An inkjet device that prints
tiny “bio-ink” patterns has been used to simultaneously
grow two different tissues from the stem cells of adult mice. Surgeons
could one day use the technology to repair various damaged tissues
at the same time, the researchers say.
Inkjet technology uses a fine stream of droplets to
build structures and is employed across many industries –
from computer chip design to large scale manufacturing.
It also has biomedical applications: researchers use
it to place very precise amounts of biological material, on the
microscale. For example, some groups have used the technology to
print cells, and “build” organs (see Print me a heart
and a set of arteries, and Replacement organs hot off the press).
Now, Julie Phillippi at Carnegie Mellon University
in Pennsylvania, US, and colleagues have demonstrated a novel bio-ink
printer that directs a population of muscle-derived stem cells from
adult mice to differentiate into both muscle and bone tissue. It
is the first such system to grow multiple tissues from a single
population of adult stem cells, the researchers say.
The technique works by firing various patterns of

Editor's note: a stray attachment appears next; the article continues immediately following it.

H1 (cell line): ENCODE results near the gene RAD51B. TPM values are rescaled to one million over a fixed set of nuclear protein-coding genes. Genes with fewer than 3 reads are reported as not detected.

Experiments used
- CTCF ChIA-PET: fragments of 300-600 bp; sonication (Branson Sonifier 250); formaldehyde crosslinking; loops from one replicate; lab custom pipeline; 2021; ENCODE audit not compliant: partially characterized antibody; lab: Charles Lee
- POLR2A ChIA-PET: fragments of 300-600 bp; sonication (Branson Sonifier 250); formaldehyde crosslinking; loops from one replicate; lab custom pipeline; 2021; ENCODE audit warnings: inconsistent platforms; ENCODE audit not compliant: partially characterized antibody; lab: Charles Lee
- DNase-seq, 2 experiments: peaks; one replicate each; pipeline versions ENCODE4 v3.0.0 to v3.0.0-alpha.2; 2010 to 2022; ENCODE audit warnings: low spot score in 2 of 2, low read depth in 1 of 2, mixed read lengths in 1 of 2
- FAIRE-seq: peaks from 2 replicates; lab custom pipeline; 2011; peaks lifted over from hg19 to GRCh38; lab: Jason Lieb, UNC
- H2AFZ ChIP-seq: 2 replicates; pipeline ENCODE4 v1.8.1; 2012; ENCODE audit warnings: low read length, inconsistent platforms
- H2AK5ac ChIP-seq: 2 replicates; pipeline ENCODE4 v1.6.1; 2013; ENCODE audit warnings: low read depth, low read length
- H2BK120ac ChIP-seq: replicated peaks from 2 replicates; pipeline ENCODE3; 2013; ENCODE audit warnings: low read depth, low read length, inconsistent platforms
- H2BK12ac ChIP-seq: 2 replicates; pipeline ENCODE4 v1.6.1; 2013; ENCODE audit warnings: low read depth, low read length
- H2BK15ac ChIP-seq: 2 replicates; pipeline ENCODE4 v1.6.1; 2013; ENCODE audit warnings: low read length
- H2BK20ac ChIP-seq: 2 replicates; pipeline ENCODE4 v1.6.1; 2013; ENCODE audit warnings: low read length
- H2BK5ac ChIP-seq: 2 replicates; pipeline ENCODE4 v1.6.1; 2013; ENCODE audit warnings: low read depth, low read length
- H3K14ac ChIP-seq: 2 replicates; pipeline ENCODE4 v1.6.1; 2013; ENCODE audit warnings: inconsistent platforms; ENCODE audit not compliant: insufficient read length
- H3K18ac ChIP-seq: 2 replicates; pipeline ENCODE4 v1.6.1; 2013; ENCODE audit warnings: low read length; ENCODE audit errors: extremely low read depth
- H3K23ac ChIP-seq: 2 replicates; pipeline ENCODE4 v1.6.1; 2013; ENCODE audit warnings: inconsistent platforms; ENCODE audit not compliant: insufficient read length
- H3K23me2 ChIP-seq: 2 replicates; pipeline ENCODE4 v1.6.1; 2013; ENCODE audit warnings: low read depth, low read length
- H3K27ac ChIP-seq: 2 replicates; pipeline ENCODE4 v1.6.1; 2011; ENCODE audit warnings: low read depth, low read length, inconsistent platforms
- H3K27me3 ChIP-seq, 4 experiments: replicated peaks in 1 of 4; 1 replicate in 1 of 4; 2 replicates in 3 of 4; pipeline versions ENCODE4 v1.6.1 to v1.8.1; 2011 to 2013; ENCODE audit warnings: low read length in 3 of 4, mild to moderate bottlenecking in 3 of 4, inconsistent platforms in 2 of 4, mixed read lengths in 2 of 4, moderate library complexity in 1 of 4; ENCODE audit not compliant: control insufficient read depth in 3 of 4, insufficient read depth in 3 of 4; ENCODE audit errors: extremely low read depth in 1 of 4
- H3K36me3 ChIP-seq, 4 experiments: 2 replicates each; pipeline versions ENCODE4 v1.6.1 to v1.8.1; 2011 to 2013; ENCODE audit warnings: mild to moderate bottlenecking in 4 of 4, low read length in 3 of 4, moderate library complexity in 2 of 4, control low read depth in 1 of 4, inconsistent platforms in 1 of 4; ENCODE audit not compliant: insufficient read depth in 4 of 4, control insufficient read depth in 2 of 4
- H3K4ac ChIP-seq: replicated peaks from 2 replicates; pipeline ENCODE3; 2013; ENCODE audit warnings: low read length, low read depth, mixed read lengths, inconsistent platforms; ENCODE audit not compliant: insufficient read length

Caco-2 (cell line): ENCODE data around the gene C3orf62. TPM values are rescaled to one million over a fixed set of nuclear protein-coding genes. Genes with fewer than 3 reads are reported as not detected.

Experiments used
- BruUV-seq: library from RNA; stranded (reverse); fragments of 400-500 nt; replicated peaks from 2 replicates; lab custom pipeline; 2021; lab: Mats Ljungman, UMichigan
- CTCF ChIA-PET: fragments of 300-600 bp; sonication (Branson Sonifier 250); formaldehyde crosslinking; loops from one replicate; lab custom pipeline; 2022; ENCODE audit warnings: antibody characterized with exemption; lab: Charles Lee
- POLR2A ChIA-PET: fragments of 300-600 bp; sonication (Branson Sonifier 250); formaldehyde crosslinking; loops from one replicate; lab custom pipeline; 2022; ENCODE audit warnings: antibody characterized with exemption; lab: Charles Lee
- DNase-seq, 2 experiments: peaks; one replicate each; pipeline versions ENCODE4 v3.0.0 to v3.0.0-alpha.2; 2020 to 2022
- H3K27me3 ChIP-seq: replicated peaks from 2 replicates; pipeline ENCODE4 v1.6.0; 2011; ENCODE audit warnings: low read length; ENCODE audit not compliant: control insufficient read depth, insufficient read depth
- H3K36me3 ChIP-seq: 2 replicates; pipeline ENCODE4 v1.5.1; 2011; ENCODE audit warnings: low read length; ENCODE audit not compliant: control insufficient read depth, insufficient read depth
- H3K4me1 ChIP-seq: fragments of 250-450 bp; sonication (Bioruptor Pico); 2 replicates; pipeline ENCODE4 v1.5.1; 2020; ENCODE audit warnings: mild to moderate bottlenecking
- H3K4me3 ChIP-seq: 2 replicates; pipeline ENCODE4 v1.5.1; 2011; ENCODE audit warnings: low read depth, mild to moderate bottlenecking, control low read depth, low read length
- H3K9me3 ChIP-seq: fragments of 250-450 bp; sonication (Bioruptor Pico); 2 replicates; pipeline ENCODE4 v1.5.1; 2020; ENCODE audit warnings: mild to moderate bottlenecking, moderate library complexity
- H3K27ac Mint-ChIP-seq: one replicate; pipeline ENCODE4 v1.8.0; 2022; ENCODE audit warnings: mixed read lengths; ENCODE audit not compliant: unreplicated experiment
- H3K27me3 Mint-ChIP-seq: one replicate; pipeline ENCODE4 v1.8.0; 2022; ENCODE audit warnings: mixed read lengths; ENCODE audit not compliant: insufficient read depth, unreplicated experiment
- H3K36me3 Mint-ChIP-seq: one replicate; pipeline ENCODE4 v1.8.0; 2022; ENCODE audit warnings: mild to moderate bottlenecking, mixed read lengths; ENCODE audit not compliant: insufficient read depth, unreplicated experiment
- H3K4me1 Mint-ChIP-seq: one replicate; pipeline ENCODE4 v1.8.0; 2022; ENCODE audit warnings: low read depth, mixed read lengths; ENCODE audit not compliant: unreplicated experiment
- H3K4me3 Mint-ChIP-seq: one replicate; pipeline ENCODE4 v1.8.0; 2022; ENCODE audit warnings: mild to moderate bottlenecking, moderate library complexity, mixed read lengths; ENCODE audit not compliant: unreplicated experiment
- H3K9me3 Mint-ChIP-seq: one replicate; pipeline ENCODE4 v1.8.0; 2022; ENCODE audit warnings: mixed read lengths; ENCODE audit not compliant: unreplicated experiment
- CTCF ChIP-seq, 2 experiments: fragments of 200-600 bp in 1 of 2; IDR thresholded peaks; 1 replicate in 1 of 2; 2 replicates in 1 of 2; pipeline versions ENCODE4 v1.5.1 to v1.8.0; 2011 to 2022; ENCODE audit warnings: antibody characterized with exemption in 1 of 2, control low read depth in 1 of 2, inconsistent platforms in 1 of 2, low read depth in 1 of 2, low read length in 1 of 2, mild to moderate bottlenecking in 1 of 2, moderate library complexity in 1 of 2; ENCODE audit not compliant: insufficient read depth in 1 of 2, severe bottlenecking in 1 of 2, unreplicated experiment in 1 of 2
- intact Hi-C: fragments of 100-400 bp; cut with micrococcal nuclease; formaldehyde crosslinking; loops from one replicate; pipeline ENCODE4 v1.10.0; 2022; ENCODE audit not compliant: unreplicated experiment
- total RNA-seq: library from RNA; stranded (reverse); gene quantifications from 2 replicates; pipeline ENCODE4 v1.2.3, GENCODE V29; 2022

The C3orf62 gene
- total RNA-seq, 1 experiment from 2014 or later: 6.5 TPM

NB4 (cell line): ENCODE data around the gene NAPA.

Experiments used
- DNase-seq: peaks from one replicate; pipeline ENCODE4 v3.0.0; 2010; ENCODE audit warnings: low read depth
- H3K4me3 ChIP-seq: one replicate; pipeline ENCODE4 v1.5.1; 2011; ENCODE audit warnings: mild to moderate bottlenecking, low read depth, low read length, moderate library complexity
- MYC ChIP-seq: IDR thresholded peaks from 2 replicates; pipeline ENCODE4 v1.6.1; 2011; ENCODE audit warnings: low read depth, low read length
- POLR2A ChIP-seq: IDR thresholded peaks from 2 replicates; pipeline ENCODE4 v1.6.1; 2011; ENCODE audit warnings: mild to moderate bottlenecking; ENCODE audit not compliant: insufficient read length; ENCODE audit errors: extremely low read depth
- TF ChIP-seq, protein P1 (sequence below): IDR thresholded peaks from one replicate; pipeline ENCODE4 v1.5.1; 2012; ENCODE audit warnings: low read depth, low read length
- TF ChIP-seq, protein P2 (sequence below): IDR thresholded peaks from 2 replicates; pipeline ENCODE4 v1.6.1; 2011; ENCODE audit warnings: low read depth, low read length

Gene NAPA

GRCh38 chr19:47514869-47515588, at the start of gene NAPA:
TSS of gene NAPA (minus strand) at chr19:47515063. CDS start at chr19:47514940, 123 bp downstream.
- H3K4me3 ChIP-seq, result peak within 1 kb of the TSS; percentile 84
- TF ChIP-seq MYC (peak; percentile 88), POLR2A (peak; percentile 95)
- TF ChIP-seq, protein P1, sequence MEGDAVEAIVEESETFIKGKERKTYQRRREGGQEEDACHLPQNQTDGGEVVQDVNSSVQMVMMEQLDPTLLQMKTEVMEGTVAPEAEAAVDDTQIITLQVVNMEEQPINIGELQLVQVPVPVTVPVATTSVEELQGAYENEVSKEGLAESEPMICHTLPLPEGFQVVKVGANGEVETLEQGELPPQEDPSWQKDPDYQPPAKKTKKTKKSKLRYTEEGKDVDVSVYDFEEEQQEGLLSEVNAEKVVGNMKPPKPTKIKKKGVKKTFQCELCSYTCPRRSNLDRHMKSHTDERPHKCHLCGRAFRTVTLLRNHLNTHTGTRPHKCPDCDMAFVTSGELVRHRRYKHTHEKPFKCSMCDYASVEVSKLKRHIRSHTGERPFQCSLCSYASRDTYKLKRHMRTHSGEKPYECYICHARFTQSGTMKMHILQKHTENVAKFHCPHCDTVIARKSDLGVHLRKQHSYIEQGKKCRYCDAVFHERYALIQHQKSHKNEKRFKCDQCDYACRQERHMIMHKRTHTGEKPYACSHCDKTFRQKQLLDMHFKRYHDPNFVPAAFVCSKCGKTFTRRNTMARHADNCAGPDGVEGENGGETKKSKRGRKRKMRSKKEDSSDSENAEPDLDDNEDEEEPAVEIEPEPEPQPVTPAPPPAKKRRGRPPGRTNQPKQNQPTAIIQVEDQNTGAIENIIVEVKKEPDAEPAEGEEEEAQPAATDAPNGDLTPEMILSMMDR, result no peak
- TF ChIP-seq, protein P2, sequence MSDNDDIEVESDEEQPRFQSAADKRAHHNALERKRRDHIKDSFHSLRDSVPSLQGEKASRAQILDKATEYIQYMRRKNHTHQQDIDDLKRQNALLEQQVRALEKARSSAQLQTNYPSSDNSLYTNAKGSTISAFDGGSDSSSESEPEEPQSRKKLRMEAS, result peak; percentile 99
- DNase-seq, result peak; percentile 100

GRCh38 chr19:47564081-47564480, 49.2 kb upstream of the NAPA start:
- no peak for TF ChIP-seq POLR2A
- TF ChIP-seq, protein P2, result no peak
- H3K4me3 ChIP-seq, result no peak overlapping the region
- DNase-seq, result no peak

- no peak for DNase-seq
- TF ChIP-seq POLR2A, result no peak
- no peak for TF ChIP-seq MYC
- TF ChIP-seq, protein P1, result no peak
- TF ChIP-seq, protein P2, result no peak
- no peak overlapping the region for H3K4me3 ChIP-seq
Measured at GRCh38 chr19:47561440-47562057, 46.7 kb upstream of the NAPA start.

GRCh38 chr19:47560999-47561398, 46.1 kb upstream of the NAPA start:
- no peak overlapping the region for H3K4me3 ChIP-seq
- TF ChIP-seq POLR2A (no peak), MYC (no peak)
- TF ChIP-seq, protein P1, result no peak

different growth factor proteins onto the stem cells. By tweaking
the spatial patterning of the doses, using different print-heads
to deliver various concentrations of the protein “bio-ink”,
the cells can be directed to differentiate into different tissue
types, says Phillippi.
Muscle and bone
“Previously researchers have been limited to directing stem
cells to differentiate towards multiple lineages in separate culture
vessels,” says team member Phil Campbell. “The inkjet
printing technology allows us to precisely engineer multiple unique
microenvironments by patterning bio-inks that could promote differentiation
towards multiple lineages simultaneously.”
The team has already grown muscle and bone tissue
in the same dish. Their next step is to investigate “patterns”
for other tissue types that occur naturally in the body.
The researchers hope that the system will one day
help treat people with joint problems due to age or injury, and
those with conditions that cause tissue damage, such as muscular
dystrophy. And surgeons could one day use the technology in complex
For many injuries, diseases or genetic problems, often
cartilage, bone, muscle and fat are all damaged, says Phillippi.
“Why not repair it all at the same time?” she says.
The researchers presented their results at the annual
meeting of the American Society for Cell Biology on Sunday.
Print me a heart and a set of arteries
13 April 2006
Replacement organs, hot off the press
25 January 2003
Missing a few brain cells? Print new ones
30 January 2006
American Society for Cell Biology
Carnegie Mellon Molecular Biosensor and Imaging Center